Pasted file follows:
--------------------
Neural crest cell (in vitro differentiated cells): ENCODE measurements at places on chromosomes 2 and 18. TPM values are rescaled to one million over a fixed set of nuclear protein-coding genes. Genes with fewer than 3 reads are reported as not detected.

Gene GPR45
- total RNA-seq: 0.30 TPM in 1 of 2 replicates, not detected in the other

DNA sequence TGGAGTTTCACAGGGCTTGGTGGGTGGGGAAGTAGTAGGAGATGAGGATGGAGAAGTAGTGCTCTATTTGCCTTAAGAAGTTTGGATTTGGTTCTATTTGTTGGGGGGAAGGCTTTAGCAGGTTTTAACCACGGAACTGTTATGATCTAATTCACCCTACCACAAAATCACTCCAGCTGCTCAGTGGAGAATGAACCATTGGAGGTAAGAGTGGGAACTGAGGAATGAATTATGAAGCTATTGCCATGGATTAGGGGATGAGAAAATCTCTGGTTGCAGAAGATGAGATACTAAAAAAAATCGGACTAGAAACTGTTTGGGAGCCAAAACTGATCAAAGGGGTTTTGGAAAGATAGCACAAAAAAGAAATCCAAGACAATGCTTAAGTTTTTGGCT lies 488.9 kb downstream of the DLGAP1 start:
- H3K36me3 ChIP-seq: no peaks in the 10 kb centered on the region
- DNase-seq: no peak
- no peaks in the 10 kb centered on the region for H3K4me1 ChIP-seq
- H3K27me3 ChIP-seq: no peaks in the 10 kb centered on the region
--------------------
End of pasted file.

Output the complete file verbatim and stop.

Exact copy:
Neural crest cell (in vitro differentiated cells): ENCODE measurements at places on chromosomes 2 and 18. TPM values are rescaled to one million over a fixed set of nuclear protein-coding genes. Genes with fewer than 3 reads are reported as not detected.

Gene GPR45
- total RNA-seq: 0.30 TPM in 1 of 2 replicates, not detected in the other

DNA sequence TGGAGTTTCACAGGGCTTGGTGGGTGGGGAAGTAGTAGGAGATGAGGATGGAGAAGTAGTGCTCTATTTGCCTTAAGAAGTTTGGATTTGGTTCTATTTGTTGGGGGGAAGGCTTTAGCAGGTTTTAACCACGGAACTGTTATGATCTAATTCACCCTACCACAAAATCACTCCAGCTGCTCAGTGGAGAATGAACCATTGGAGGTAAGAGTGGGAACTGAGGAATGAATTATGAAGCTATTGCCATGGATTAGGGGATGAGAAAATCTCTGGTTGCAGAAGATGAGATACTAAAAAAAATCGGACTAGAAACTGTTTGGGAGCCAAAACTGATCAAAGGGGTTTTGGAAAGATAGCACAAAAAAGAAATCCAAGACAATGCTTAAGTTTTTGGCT lies 488.9 kb downstream of the DLGAP1 start:
- H3K36me3 ChIP-seq: no peaks in the 10 kb centered on the region
- DNase-seq: no peak
- no peaks in the 10 kb centered on the region for H3K4me1 ChIP-seq
- H3K27me3 ChIP-seq: no peaks in the 10 kb centered on the region